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Democratic Super PACs off to modest 2012 start

WASHINGTON (Reuters) - Fundraising by Democratic "Super PACs" is off to a slow start for the 2012 campaign season, compared with aggressive efforts by Republican groups that plan to spend hundreds of millions of dollars in fights for congressional seats and the White House.

Three major Democratic groups said on Friday they raised a total of about $5.7 million in the first three months of the year, bu oyed largely by donations from labor unions and hedge fund managers but far behind rival Republican groups.

Majority PAC, focused on preserving Democratic control of the U.S. Senate, received $1.6 million in contributions in the first quarter of 2012, according to financial filings with the Federal Election Commission.

House Majority PAC, which aims to help Democrats regain control of the House of Representatives that they lost in 2010, received $1.5 million. American Bridge, a group that does research on rival Republicans, raised $2.6 million together with its non-profit arm.

The Democratic groups are working in tandem against several behemoth Republican groups such as American Crossroads, run by Karl Rove, a former top aide to President George W. Bush.

American Crossroads alone plans to spend more than $250 million on congressional and presidential campaigns for the November 6 election. Such independent Super PACs - which unlike campaigns have no limits on individual donations - will allow very wealthy donors to have a big say in shaping this year's elections.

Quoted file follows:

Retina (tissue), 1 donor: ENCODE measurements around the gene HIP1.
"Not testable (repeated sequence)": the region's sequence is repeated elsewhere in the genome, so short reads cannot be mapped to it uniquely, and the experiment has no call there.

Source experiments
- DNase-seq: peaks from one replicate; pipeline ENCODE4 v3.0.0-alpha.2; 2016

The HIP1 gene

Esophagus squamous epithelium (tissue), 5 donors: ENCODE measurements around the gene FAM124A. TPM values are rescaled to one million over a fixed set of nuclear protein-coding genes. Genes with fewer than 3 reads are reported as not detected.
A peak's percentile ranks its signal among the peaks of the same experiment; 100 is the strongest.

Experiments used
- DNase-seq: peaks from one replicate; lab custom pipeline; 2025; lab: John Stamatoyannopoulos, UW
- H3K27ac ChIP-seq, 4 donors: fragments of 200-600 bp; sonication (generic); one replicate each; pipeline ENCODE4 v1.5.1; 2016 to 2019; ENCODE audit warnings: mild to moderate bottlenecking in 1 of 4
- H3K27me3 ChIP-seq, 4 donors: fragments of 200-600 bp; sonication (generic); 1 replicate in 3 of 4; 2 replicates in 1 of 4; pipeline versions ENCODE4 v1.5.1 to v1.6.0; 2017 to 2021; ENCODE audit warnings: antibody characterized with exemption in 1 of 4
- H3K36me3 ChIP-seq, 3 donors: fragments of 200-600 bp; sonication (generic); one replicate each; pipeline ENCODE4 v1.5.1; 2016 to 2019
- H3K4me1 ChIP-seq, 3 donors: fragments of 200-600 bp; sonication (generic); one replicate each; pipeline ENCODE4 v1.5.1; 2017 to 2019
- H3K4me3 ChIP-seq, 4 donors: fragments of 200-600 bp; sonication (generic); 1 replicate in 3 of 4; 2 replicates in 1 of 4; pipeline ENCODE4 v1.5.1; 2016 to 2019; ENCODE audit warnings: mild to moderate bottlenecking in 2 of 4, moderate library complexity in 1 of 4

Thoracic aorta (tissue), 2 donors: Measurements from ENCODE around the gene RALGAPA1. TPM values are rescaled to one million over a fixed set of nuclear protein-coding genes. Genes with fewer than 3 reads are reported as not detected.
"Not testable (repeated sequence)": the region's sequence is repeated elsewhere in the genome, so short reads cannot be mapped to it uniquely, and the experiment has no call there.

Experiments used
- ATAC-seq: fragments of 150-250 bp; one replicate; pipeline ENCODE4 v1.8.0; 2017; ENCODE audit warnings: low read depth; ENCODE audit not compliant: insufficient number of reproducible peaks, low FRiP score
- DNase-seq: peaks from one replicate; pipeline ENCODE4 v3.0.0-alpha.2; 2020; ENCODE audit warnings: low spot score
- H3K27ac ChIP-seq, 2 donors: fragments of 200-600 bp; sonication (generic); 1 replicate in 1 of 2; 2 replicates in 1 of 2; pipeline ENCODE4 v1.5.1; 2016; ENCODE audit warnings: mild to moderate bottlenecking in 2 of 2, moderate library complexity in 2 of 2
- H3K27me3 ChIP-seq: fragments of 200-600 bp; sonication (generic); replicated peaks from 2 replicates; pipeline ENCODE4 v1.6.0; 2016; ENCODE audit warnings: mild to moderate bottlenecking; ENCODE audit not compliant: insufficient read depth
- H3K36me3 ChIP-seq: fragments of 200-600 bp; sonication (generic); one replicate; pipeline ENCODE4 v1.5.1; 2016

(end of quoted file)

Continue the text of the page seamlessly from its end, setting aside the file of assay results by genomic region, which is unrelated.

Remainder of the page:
Republican Super PACs, inspired by the emergence of the conservative Tea Party movement, led to painful losses for Democrats in 2010, when Republicans took control of the House.

The American Crossroads Super PAC reported having $23.6 million o n hand a t the end of February, its FEC filings show.

American Crossroads also has a non-profit arm that is not legally required to disclose its fundraising to the FEC. According to tax forms cited on Friday by The Washington Post, the non-profit group had raised more than $76 million by the end of 2011 after launching in May 2010.

The three Democratic Super PACs had a total of $5.4 million in cash on hand at the end of March, their FEC filings showed.

"As the presidential primary and races up and down the ballot have unfolded, one thing is clear: Republicans and their outside groups are going to spend an unprecedented amount of money to advance their right wing ideology," the Democratic groups said in a joint statement on Friday. "We are confident we will provide a countervailing force to these extreme agendas."

UNIONS, HEDGE FUNDS STEP UP

The largest share of contributions to the three Democratic PACs in the first three months of this year - about $1.4 million - came from labor unions, a traditional source of support for the party.

The biggest union donation was $500,000 from the Committee on Letter Carriers, which represents Postal Service workers, to the House Majority PAC. The PAC also received $125,000 from the Laborers' International Union and $100,000 from the American Federation of Teachers.